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5-Acetoxy-7-hydroxyflavone

$1,120

  • Brand : BIOFRON

  • Catalogue Number : BN-O1549

  • Specification : 98%(HPLC)

  • CAS number : 132351-58-7

  • Formula : C17H12O5

  • Molecular Weight : 296.3

  • PUBCHEM ID : 15731440

  • Volume : 5mg

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Catalogue Number

BN-O1549

Analysis Method

Specification

98%(HPLC)

Storage

-20℃

Molecular Weight

296.3

Appearance

Yellow powder

Botanical Source

This product is isolated and purified from the heartwoods of Pinus armandii.

Structure Type

Category

SMILES

CC(=O)OC1=CC(=CC2=C1C(=O)C=C(O2)C3=CC=CC=C3)O

Synonyms

5-O-acetylchrysin/5-Acetoxy-7-hydroxyflavone/5-acetoxy-7-hydroxychrysin/4H-1-Benzopyran-4-one, 5-(acetyloxy)-7-hydroxy-2-phenyl-/7-Hydroxy-4-oxo-2-phenyl-4H-chromen-5-yl acetate

IUPAC Name

Density

1.4±0.1 g/cm3

Solubility

Soluble in Chloroform,Dichloromethane,Ethyl Acetate,DMSO,Acetone,etc.

Flash Point

202.4±23.6 °C

Boiling Point

534.9±50.0 °C at 760 mmHg

Melting Point

InChl

InChl Key

ZCEVJMPLRAGWNX-UHFFFAOYSA-N

WGK Germany

RID/ADR

HS Code Reference

Personal Projective Equipment

Correct Usage

For Reference Standard and R&D, Not for Human Use Directly.

Meta Tag

provides coniferyl ferulate(CAS#:132351-58-7) MSDS, density, melting point, boiling point, structure, formula, molecular weight etc. Articles of coniferyl ferulate are included as well.>> amp version: coniferyl ferulate

No Technical Documents Available For This Product.

PMID

29311112

Abstract

Satellite DNAs are tandemly repeated sequences clustered within heterochromatin. However, in some cases, such as the major TCAST1 satellite DNA from the beetle Tribolium castaneum, they are found partially dispersed within euchromatin. Such organization together with transcriptional activity enables TCAST1 to modulate the activity of neighboring genes. In order to explore if other T. castaneum repetitive families have features that could provide them with a possible gene-modulatory role, we compare here the structure, organization, dispersion profiles, and transcription activity of 10 distinct TCAST repetitive families including TCAST1. The genome organization of TCAST families exhibit either satellite-like or transposon-like characteristics. In addition to heterochromatin localization, bioinformatic searches of the assembled genome have revealed dispersion of all families within euchromatin, preferentially in the form of single repeats. Dispersed TCAST repeats are mutually correlated in distribution and are grouped in distinct regions of euchromatin. The repeats are associated with genes, are enriched in introns relative to intergenic regions, and very rarely overlap exons. In spite of the different mechanisms of repeat proliferation, such as transposition and homologous recombination, all TCAST families share a similar frequency of spreading as well as dispersion and gene association profiles. Additionally, TCAST families are transcribed and their transcription is significantly activated by heat stress. A possibility that such common features of TCAST families might be related to their potential gene-modulatory role is discussed.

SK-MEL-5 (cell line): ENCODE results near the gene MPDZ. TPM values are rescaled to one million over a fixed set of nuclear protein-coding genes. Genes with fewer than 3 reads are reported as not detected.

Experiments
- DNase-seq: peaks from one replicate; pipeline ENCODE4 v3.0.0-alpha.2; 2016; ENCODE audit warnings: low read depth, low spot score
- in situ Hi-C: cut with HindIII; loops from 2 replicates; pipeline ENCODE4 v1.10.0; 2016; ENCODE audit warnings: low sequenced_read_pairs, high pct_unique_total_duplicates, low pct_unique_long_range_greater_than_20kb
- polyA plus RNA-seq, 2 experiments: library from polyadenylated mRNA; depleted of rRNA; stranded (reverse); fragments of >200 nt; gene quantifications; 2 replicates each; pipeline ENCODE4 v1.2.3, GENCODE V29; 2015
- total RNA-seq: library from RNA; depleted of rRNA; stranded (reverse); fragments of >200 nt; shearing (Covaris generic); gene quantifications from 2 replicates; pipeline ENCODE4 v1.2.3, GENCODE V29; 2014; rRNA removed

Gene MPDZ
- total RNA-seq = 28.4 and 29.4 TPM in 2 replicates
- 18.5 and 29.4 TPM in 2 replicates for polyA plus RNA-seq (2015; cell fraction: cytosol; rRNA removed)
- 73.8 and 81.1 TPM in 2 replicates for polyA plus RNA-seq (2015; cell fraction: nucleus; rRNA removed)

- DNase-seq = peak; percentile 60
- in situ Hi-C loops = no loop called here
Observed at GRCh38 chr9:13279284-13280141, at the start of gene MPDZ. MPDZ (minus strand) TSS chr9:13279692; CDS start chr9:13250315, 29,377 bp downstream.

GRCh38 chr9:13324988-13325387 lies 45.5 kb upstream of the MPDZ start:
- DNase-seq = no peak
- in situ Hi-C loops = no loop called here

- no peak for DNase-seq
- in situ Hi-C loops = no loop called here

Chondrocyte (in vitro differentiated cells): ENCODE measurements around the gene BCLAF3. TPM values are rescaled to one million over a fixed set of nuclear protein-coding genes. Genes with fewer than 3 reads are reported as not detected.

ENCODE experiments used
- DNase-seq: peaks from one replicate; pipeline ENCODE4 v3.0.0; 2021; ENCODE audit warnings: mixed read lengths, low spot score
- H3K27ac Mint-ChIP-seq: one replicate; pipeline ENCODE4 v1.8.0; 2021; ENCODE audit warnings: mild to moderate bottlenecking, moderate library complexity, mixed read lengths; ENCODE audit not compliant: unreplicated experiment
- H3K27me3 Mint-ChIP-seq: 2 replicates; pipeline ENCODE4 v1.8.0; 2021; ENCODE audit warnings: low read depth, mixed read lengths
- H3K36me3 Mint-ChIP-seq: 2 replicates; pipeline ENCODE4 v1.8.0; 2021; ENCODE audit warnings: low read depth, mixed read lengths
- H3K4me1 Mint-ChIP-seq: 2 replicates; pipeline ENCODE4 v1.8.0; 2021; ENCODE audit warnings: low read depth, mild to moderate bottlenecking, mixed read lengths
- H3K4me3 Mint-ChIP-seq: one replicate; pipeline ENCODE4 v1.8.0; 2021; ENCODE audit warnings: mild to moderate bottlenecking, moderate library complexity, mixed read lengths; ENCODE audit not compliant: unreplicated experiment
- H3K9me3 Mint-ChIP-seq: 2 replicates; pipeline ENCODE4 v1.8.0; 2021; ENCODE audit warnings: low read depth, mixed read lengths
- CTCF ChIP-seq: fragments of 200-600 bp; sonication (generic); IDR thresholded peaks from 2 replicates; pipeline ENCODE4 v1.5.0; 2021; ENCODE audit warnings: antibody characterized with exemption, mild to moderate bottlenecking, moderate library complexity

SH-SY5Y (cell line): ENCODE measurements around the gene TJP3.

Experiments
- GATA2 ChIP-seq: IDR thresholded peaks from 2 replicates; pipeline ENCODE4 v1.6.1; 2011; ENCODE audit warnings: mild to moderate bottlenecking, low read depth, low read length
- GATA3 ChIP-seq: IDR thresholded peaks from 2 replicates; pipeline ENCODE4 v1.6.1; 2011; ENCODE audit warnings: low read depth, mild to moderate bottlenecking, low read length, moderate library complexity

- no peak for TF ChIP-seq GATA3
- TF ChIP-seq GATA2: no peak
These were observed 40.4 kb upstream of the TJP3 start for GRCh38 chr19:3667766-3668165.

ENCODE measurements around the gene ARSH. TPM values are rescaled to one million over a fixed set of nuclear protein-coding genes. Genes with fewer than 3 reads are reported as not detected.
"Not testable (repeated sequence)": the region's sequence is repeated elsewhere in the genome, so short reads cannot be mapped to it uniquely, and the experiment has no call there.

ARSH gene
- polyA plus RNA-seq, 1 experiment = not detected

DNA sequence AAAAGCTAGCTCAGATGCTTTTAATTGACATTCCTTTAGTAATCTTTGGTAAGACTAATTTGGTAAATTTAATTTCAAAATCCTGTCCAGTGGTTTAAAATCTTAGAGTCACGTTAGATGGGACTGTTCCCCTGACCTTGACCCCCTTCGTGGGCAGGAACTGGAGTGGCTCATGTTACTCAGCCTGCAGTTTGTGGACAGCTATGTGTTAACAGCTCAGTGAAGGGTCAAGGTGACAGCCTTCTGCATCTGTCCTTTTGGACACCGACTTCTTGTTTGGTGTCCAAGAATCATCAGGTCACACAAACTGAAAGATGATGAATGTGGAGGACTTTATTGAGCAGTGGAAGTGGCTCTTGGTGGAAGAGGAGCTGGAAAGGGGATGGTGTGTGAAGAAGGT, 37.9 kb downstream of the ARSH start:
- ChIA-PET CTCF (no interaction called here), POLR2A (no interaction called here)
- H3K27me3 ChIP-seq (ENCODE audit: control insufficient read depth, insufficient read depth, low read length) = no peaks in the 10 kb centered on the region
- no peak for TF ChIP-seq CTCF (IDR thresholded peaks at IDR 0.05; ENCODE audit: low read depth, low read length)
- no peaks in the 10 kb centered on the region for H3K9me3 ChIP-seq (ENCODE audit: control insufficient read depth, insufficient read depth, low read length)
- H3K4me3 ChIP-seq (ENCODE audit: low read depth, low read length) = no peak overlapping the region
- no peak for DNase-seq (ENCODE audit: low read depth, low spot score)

KEYWORDS

satellite DNA, repetitive DNA, transcription, gene regulation, Tribolium castaneum

Title

Dispersion Profiles and Gene Associations of Repetitive DNAs in the Euchromatin of the Beetle Tribolium castaneum

Author

Josip Brajković,*,1 Željka Pezer,*,1 Branka Bruvo-Mađarić,* Antonio Sermek,* Isidoro Feliciello,*†,2 and Đurđica Ugarković*,2

Publish date

2018 Mar

PMID

17445658

Abstract

Objective
To examine the association of cigarette smoking with subsequent fatal prostate cancer.

Methods
Two private censuses were conducted in Washington County, Maryland, in which 26,810 adult men in 1963 and 28,292 in 1975 provided smoking information. Prostate cancer deaths through 2002 (1963 cohort: 240 deaths; 1975 cohort: 184) were ascertained by review of death certificates. Poisson regression was used to estimate the rate ratio (RR) of prostate cancer death adjusted for age.

Results
Overall, cigarette smokers in the 1963 census cohort were not more likely to die from prostate cancer than never smokers of cigarettes, pipes, and cigars when considering total follow-up. However, current smokers of 20+ cigarettes per day (RR = 2.38; 95% CI 0.94-5.99) and former smokers (RR = 2.75; 95% CI 1.13-6.74) had a higher risk of death from prostate cancer during the first 10 years of follow-up. Weaker positive associations of prostate cancer death with current and former cigarette smoking were seen during the first 10 years of follow-up in the 1975 census cohort. Current cigarette smoking at baseline was not associated with prostate cancer incidence.

Conclusion
The lack of an association of cigarette smoking with prostate cancer incidence, but the tendency of a higher prostate cancer mortality in former and current cigarette smokers earlier in follow-up is consistent with other studies in which smoking was assessed once at baseline.

Title

Smoking and risk of fatal prostate cancer in a prospective US study

Author

Sabine Rohrmann,a,b Jeanine M Genkinger,c Alyce Burke,a,d Kathy J Helzlsouer,a,d,e,f George W Comstock,a,d Anthony J Alberg,a,d,e and Elizabeth A Platza,e,g

Publish date

2010 Apr 13.


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